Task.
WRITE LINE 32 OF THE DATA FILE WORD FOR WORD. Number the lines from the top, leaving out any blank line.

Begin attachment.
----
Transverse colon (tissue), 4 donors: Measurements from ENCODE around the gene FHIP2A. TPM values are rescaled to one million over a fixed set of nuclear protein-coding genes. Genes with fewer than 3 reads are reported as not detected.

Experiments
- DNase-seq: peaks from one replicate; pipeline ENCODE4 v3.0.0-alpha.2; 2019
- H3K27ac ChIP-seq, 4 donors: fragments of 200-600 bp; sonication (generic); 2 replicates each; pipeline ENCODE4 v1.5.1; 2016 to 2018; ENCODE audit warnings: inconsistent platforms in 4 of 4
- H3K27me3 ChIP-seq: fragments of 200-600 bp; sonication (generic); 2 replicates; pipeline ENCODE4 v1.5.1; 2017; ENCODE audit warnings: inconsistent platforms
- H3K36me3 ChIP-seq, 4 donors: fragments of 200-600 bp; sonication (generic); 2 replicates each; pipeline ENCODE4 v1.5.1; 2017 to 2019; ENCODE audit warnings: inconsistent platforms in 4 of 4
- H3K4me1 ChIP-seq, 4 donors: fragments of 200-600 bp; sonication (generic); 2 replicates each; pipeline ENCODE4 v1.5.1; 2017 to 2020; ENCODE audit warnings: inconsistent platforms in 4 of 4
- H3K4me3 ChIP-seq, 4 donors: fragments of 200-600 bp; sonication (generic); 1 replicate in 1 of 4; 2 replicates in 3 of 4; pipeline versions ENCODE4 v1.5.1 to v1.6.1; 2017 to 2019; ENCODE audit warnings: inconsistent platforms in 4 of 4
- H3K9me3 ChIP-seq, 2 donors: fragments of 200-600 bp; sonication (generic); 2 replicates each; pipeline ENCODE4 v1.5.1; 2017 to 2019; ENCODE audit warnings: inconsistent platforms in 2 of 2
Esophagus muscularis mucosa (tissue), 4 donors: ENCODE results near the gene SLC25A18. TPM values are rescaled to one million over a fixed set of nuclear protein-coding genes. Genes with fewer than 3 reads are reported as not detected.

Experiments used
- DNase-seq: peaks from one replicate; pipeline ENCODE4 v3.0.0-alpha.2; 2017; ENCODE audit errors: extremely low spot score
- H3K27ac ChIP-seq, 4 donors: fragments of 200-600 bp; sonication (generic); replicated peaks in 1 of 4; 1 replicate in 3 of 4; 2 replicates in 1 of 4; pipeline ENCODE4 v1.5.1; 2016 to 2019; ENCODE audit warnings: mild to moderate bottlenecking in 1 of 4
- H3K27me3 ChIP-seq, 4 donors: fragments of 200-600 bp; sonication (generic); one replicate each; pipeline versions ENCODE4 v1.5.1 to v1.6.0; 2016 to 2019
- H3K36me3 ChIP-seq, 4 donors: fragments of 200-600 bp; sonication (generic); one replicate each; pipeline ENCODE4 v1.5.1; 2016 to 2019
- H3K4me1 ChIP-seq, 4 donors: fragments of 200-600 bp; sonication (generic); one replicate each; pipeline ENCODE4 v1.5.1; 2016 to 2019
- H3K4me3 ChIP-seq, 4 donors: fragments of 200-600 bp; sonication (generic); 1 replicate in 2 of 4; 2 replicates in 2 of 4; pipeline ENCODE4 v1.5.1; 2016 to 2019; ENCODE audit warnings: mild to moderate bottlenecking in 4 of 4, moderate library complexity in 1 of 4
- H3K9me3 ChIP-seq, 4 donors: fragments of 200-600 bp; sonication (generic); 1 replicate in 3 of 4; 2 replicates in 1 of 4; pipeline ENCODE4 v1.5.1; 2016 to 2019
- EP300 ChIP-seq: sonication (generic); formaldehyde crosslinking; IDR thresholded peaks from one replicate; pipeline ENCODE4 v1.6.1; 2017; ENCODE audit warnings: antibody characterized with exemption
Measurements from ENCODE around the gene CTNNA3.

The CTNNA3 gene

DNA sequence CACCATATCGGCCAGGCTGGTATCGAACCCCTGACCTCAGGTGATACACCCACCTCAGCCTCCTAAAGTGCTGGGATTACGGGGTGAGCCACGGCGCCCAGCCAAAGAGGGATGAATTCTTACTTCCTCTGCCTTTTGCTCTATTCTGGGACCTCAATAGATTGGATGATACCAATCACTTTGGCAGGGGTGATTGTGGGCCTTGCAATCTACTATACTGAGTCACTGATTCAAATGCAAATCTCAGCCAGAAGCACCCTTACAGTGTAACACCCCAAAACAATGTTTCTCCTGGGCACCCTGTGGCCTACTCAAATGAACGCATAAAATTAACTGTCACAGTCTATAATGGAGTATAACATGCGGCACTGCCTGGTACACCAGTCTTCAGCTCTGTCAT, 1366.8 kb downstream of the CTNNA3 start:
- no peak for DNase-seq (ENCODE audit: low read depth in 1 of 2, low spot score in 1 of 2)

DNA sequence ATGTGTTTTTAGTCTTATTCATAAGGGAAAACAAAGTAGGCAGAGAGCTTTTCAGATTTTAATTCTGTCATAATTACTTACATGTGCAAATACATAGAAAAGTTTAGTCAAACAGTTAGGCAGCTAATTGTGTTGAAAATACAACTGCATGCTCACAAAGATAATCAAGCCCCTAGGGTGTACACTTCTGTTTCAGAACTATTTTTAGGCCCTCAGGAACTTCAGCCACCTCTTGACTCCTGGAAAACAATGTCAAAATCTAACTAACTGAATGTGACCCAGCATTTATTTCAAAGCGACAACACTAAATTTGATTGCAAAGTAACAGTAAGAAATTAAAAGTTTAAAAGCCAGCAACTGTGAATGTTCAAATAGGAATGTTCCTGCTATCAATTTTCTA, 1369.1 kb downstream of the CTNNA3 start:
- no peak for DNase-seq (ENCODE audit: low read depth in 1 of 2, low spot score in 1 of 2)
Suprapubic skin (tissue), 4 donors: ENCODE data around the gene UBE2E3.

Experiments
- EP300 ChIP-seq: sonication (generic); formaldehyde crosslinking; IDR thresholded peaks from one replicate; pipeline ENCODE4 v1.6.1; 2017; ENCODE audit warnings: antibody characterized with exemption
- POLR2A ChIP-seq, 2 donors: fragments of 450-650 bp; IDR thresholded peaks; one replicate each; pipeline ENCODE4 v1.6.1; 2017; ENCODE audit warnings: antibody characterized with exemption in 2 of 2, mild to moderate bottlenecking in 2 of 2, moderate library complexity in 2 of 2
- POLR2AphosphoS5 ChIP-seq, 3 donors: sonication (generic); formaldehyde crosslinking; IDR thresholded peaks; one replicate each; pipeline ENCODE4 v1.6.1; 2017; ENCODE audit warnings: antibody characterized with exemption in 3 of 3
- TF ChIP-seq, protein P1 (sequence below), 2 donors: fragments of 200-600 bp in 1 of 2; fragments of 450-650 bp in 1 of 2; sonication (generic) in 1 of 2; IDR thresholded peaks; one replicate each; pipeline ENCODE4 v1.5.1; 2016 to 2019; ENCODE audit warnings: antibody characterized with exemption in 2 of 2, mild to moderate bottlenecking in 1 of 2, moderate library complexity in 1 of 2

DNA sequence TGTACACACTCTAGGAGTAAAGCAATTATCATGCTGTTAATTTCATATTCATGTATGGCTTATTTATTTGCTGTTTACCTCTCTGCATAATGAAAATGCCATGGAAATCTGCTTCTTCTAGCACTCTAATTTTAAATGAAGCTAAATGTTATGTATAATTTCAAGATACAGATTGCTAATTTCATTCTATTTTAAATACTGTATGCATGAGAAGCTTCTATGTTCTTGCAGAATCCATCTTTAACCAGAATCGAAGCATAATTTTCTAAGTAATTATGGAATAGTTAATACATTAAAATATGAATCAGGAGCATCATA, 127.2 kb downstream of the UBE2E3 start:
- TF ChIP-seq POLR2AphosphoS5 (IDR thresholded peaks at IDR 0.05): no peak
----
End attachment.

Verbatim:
DNA sequence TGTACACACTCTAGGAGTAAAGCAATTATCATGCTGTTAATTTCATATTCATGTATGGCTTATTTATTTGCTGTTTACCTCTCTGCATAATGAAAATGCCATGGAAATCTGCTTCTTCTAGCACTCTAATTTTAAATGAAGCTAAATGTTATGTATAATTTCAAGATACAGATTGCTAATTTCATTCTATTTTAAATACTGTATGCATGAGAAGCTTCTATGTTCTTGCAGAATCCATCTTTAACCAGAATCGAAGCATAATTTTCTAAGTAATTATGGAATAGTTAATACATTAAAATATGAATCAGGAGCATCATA, 127.2 kb downstream of the UBE2E3 start: